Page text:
Professor Kevin Warwick, a visiting professor at the University of Reading, in England, said in a statement that some would claim the test had already been passed, but “this event involved the most simultaneous comparison tests than ever before, was independently verified and, crucially, the conversations were unrestricted.”
The winning software, called Eugene Goostman, simulates a 13-year-old, saying that he likes hamburgers and candy and that his father is a gynecologist. Developer Vladimir Veselov said his team chose this personality because the program could then “claim that he knows anything, but his age also makes it perfectly reasonable that he doesn’t know everything.”
The father of modern computer science, Alan Turing, developed the Turing test 65 years ago to answer the question: Can machines think? In order to pass, a computer program must be mistaken for a human in more than 30% of its five-minute keyboard conversation.
According to Warwick, the test has implications today as a tool to fight cyberthreats.
“It is important to understand more fully how online, real-time communication of this type can influence an individual human in such a way that they are fooled into believing something is true … when in fact it is not,” he said.
The London event marked the 60th anniversary of Turing’s death, and took place nearly six months after he received a posthumous royal pardon for his 1952 homosexuality conviction.

Elon Musk, Stephen Hawking and fearing the machine

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When the man at the forefront of some of the most cutting-edge enterprises in the world warns you about, well, some potentially disastrous technological dangers, you should probably listen, right?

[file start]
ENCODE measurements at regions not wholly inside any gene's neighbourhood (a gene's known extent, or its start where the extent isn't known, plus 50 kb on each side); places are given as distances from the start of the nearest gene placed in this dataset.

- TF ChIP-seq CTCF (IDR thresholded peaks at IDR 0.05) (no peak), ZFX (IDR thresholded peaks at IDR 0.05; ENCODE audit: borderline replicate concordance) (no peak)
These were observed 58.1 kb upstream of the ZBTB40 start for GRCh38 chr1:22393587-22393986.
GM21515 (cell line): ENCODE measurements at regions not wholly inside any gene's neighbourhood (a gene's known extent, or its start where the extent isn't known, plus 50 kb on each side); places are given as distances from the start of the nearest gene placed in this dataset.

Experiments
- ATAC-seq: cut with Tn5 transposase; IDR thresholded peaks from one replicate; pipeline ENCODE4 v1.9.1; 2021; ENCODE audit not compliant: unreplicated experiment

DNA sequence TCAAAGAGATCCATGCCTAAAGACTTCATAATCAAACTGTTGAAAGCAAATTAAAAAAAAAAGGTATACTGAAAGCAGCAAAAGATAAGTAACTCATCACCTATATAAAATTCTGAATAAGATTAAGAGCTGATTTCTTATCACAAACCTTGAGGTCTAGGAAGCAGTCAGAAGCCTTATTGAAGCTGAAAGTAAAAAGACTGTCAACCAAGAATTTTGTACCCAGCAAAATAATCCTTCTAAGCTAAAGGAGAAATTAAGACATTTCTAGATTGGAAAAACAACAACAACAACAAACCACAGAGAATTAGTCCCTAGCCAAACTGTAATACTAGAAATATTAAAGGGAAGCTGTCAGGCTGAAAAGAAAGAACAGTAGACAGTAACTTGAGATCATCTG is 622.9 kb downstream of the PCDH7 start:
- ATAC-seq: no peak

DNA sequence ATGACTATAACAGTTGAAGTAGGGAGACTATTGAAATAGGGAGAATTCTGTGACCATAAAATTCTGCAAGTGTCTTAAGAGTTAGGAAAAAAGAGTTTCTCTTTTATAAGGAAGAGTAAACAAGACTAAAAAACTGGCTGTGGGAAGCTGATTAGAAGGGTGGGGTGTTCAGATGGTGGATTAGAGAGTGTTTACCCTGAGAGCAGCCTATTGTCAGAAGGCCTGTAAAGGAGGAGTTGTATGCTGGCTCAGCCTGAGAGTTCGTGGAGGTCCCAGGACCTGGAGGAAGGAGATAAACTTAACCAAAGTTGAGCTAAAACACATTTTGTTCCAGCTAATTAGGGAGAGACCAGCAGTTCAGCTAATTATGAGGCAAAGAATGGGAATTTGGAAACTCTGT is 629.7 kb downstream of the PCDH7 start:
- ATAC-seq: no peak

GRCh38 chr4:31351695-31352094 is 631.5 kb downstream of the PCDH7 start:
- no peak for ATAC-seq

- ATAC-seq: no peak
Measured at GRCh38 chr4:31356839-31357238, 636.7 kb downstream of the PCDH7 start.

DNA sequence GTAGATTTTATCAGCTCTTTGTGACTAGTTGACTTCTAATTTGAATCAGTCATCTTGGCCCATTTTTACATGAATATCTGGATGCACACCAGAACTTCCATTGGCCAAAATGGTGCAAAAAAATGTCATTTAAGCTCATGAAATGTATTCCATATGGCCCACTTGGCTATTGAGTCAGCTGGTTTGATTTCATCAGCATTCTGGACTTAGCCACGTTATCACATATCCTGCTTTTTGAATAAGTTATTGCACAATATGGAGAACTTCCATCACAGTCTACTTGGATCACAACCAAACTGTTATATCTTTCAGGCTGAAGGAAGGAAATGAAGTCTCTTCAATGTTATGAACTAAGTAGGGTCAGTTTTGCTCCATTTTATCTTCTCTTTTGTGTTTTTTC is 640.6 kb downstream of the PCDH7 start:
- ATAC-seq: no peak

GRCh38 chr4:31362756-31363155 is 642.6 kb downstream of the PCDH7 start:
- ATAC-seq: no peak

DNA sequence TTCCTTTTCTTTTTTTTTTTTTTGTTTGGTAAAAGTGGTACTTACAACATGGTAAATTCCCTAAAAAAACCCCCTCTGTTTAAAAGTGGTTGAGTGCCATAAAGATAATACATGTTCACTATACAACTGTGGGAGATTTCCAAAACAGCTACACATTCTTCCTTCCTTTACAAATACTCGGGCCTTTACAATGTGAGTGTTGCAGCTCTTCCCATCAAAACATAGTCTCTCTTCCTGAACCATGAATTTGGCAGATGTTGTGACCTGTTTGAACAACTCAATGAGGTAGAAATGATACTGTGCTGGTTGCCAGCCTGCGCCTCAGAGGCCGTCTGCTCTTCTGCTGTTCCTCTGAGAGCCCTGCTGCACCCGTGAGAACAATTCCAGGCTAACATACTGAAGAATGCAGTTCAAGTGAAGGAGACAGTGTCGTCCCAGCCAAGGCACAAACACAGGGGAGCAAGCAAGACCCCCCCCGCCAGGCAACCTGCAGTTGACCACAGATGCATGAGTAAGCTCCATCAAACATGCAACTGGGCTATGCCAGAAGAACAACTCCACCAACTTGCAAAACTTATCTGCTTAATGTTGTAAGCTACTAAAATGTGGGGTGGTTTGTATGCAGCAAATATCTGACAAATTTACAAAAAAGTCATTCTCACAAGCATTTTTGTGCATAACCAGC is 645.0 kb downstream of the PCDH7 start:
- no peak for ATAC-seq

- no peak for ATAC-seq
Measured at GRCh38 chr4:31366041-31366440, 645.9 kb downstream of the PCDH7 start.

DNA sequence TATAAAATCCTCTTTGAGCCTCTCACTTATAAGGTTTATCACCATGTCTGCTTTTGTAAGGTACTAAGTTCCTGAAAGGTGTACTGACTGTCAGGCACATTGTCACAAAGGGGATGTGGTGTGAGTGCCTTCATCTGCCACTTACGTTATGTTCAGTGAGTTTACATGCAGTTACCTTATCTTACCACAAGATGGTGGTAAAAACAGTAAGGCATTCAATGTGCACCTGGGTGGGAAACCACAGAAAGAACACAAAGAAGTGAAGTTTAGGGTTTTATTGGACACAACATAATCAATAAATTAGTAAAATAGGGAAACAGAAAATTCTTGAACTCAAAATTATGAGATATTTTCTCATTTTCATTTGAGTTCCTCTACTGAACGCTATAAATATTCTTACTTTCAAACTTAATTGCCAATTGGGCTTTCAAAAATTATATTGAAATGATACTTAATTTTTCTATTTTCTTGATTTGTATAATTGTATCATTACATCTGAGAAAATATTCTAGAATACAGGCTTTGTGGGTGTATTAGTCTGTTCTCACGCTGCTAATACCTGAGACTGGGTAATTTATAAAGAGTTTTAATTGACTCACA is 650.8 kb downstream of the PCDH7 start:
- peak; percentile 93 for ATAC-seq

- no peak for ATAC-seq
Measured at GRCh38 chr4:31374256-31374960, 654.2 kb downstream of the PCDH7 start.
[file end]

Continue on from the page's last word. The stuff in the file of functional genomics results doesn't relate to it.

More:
So pay attention to a warning from Elon Musk, the founder of TeslaPaypaland SpaceX. During an interview on CNBC this past week he warned about artificial intelligence—you know, computers thinking for themselves.
"I think there's things that are potentially dangerous out there. ...There's been movies about this, like 'Terminator,'" he said on CNBC's "Closing Bell". "There's some scary outcomes and we should try to make sure the outcomes are good, not bad."
It's kind of an ironic comment from him, since he just invested in an artificial intelligence company, Vicarious, a start-up that is working on enabling machines to mimic the human brain.
"It's not from the standpoint of actually trying to make any investment return," he explained. "It's purely I would just like to keep an eye on what's going on with artificial intelligence."
Musk's warning is almost identical to that of another really, really smart guy—renowned physicist Stephen Hawking.
"Success in creating A.I. would be the biggest event in human history," Hawking wrote in a co-authored column in early May. "Unfortunately, it might also be the last, unless we learn how to avoid the risks."
He reiterated the warning recently in a pretty hysterical bit with comedian John Oliver on his new HBO show, "Last Week Tonight." Hawking pointed out that artificial intelligence could design improvements to itself and outsmart humans.
"I know you're trying to get people to be cautious there but why should I not be excited about fighting a robot?" asked Oliver.
"You would lose," said Hawking.